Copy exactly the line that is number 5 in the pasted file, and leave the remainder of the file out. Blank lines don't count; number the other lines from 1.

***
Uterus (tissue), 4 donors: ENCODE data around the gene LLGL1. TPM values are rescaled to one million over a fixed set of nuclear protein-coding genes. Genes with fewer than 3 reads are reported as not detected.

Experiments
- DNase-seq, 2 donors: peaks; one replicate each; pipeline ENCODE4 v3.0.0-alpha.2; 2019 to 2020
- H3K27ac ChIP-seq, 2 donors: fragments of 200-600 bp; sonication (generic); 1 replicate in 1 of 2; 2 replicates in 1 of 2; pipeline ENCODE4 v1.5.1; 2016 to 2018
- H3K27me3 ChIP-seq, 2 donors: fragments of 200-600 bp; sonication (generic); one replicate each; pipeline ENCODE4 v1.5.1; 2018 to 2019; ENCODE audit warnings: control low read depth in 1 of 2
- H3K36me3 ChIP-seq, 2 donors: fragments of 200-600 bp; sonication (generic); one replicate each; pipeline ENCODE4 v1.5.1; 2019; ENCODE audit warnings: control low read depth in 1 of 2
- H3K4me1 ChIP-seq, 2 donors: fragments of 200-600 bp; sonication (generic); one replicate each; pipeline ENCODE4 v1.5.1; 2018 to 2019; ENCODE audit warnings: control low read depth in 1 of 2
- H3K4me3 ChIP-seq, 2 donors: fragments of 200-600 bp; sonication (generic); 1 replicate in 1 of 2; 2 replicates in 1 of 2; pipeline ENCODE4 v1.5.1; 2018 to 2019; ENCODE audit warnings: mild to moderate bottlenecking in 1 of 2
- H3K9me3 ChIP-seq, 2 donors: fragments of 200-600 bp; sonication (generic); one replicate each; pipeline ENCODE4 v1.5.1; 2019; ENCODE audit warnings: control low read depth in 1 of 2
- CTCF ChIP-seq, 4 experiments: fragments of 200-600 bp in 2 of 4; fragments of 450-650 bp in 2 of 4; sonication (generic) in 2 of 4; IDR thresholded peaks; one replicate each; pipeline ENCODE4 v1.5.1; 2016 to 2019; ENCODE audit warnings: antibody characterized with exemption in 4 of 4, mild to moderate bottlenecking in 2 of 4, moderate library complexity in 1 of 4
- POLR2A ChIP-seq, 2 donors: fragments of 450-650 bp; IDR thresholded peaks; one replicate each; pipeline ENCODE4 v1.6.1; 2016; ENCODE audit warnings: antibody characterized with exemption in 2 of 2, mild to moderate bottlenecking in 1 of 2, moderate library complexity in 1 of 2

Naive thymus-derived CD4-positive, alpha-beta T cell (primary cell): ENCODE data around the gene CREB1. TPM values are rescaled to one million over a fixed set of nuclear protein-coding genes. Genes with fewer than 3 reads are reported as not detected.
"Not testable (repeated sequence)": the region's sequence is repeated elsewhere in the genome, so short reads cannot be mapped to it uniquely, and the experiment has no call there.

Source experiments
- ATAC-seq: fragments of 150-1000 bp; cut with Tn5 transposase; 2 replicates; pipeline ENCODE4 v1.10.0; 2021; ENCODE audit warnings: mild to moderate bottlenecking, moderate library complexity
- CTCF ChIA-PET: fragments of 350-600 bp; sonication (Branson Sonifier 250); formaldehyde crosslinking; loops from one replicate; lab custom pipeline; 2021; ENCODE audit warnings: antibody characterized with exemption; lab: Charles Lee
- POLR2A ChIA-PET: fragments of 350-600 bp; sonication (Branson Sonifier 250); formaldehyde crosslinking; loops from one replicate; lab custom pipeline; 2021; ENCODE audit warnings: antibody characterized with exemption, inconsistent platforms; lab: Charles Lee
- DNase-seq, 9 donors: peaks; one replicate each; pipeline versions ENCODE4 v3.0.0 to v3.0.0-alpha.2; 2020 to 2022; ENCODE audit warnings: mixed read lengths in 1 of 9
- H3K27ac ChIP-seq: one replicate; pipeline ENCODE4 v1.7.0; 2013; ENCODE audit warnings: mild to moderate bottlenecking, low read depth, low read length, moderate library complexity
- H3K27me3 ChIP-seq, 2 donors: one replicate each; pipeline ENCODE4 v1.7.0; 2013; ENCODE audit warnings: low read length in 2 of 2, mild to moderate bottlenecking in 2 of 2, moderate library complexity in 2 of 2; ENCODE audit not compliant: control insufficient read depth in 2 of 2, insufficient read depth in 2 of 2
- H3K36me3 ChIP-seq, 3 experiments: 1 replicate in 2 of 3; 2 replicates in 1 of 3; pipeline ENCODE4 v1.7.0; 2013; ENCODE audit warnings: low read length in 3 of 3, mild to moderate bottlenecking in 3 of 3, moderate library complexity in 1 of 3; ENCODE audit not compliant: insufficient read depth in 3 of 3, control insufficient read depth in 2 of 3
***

- H3K27me3 ChIP-seq, 2 donors: fragments of 200-600 bp; sonication (generic); one replicate each; pipeline ENCODE4 v1.5.1; 2018 to 2019; ENCODE audit warnings: control low read depth in 1 of 2